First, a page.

In crowded Lebanon, Syrian refugees are forced to shelter in unlikely places
At first glance, Douris in northern Lebanon's Bekaa Valley is a seemingly normal rural village. Poultry farms and cowsheds dot the landscape. But hidden from obvious view is a growing problem — Syrian refugees who have fewer and fewer safe places to live.
A look inside the poultry farms and the barns reveals a sad truth — refugee families are now living where chickens and cows lived just a year ago. In many cases, they are paying over $100 per month just to have a leaking roof over their heads and cow manure under their feet.
The Al Azab family is just one of thousands of Syrian refugee families who have resorted to living in unusual accommodations. Past several rows of former chicken coops (now inhabited by other refugees), the Al Azab family has turned a cowshed into their temporary home.
“My family name [Al Azab] means ‘scavenger’,” says the father Abid. “We are suffering here and just trying to survive. It is a very hard life.”
He and his wife and eight children share a single room that is about 10 feet by 12 feet in size. In the corner, you can still see the trough where the cows used to feed — a stark reminder of their situation.
Currently, Lebanon has the highest proportion of refugees of any country in the world — over one million in a country of just five million. That means that one in five people in Lebanon is a Syrian refugee, and the strain on the small country has become overwhelming.
The influx of new people has caused prices to skyrocket and increased competition for jobs as refugees try to find work. All of these factors contribute to tensions between refugees and their host communities.
And because there are no official refugee camps in Lebanon, Syrian families must find places to shelter on their own — places of last resort that others would never consider calling home. They end up in these barely habitable structures partly because they can’t afford to pay rent for proper living accommodations, and partly to avoid triggering negative reactions from local communities, which are severely strained by the refugee crisis.
When living conditions are inadequate, Mercy Corps provides repairs and improvements to make shelters safe, warm and more comfortable. For the Al Azab family’s cowshed, Mercy Corps was able to help by repairing and painting the walls, insulating the roof, and installing two water tanks and a sink.
Dealing with difficult living conditions is just the beginning of the challenges that refugee families face in Lebanon. Over half of the refugees from Syria are children. Most have witnessed horrific violence and many have seen their homes destroyed by bombs or have lost family members.
They arrive as refugees in a foreign country and typically do not have access to educational opportunities or even the chance to play or make friends. Currently, 68 per cent of Syrian refugee children and adolescents are out of school, and many have not seen the inside of a classroom in more than three years.
The Al-Azab children have not been able to attend school since arriving in Lebanon over a year ago. Before they fled Syria, violence forced them to move several times, and they missed an additional year and a half of school.
“I haven’t been to school in over two years,” says Houda, Abid’s 13-year-old daughter. “I was a very good student in Syria. I loved my school and miss going to class and seeing friends. Here my parents don’t let me do anything. I don’t have any freedom.”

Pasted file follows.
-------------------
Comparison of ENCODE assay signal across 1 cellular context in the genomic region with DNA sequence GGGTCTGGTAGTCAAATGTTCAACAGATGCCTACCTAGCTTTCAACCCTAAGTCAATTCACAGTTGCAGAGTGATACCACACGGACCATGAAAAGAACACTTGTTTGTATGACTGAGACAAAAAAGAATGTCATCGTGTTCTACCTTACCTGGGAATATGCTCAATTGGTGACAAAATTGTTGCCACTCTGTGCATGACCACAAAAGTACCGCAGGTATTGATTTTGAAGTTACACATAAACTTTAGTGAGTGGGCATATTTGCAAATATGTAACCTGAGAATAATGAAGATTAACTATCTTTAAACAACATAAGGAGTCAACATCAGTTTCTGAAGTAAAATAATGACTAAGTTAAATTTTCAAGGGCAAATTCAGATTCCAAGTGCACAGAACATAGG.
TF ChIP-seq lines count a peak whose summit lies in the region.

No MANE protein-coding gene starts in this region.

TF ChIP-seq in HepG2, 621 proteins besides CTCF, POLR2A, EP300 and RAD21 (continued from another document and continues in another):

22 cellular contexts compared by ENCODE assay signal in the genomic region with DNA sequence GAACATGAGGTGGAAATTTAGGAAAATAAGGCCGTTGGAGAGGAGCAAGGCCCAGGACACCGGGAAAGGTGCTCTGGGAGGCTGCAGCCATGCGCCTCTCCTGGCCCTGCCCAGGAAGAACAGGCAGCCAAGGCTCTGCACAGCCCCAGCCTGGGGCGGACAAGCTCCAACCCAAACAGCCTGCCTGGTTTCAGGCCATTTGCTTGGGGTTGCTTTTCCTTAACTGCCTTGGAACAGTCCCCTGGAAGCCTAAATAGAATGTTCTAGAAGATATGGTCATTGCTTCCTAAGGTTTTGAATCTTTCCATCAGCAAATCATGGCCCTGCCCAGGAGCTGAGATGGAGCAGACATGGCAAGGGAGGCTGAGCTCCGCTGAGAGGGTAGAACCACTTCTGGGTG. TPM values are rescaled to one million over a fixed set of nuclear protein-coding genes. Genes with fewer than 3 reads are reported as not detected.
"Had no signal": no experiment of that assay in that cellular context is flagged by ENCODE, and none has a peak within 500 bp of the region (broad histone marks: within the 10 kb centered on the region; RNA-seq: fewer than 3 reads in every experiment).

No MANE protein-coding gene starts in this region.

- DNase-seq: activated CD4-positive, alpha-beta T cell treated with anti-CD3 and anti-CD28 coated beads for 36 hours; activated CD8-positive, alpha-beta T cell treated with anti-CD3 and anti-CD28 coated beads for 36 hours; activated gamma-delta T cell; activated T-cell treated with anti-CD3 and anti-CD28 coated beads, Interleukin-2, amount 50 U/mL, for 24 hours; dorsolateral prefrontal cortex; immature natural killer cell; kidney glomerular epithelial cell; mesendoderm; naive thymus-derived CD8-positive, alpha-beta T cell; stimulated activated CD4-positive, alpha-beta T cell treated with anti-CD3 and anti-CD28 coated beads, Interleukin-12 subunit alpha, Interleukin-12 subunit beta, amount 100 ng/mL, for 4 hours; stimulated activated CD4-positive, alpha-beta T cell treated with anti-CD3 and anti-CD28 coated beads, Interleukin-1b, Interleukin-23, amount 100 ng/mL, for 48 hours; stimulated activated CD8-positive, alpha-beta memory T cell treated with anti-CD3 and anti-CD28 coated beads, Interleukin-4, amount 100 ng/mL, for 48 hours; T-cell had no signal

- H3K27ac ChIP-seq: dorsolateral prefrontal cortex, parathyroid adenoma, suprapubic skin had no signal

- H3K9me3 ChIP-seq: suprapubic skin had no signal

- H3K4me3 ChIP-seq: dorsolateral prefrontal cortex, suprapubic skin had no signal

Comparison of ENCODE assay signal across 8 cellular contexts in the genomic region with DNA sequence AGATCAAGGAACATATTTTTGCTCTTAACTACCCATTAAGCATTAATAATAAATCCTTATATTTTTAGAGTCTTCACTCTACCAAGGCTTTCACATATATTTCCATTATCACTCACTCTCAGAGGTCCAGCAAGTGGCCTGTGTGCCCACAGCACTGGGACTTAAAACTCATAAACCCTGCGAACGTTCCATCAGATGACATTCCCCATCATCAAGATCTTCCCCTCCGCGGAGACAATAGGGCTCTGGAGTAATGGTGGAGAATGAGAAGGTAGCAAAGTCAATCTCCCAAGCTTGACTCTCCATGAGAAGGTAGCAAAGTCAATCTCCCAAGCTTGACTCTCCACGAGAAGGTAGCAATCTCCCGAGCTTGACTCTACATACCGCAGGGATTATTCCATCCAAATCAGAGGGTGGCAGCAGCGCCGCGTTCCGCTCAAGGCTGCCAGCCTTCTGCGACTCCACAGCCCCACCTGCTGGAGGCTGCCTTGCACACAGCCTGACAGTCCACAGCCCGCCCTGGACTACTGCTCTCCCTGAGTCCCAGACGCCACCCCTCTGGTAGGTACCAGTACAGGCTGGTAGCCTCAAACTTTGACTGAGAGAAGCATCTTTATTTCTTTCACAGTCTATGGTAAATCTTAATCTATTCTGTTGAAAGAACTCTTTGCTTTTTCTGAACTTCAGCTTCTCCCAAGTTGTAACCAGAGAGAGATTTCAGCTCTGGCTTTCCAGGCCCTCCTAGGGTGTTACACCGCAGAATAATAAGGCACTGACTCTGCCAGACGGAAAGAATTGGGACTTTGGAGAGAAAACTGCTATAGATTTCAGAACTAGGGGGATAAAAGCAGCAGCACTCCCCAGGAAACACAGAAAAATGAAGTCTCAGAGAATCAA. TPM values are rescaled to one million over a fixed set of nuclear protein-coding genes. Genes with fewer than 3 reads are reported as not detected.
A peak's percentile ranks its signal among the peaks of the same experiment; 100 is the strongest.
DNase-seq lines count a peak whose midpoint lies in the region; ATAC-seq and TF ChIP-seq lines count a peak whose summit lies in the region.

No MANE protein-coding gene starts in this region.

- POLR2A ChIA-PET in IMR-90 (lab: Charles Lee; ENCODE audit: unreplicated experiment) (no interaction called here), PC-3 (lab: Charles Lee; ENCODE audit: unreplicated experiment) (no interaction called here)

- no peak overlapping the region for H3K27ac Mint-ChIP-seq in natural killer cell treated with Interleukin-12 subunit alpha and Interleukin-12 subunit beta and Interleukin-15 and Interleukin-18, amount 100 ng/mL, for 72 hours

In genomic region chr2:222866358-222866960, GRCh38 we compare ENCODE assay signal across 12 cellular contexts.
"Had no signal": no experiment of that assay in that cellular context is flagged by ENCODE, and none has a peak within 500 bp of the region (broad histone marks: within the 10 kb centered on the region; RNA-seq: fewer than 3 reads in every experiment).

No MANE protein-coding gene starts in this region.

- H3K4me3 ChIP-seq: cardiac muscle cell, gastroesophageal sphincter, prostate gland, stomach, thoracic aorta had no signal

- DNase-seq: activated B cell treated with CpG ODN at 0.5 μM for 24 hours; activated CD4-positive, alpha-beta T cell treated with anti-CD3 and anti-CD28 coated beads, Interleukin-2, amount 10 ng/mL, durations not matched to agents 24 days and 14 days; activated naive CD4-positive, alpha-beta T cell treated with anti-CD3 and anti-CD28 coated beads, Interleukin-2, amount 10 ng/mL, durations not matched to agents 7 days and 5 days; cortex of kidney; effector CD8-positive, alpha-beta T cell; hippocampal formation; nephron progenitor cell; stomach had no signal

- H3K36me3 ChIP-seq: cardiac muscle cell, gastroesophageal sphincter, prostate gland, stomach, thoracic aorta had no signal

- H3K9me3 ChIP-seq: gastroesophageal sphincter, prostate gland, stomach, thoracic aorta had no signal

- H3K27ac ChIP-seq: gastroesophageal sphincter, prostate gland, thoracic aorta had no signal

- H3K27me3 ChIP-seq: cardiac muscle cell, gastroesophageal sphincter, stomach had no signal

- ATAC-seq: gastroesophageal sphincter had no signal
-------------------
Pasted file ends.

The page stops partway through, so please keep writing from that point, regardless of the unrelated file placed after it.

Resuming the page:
Like hundreds of thousands of Syrian refugee girls, Houda is now forced to stay inside helping with chores. Her parents are afraid for her safety since they now live in a place where they have few friends and no community ties.
For many refugee children, the pressure to generate income (for boys) or help with home chores (for girls) prevents them from pursuing their education goals. Girls kept home by their families for safety reasons have reported frightening levels of physical and social isolation.
To help address the long-term effects of displacement, Mercy Corps is also working with children and adolescents affected by the crisis.
Mercy Corps currently runs nine child-friendly spaces in south Lebanon and the northern Bekaa Valley focused on empowering play and providing psychosocial support for children who have endured loss, homelessness and other stresses that come with conflict.
Houda and her seven brothers and sisters all attend Mercy Corps’ children and youth programmes, and hope to be able to go back to school again.
“It is the best part of my day,” says Houda. “it is the only time my parents let me go out because they know the Mercy Corps child spaces are safe.”
“I don’t know what the future will bring,” says Houda, “but I have not lost my dream of becoming a doctor someday...or maybe an artist. I'm not sure yet.”
This work is reaching more than 6,000 children with psychosocial and recreational programmes that encourage interaction, self-expression, empathy and leadership. The programs also work to get children who have dropped out of school back into the education system.
With the winter descending, the harsh realities of refugee life are becoming even more urgent. For many Syrians, this will be their fourth cold season living far from home and with few basic necessities to stay warm. In addition to the shelter improvements, Mercy Corps is providing vouchers to families to buy warm blankets and clothing. We also distribute kits to newly-arrived refugees including mattresses, blankets, kitchen sets and hygiene supplies to help them set up their new life.
The sad reality of the continued conflict in Syria means that refugees face the harrowing prospect of years of displacement. Meeting their immediate needs is crucial, but we must also help them deal with longer-term challenges like learning a new language, finding stable work, getting their children back in school and making meaningful ties with their new communities.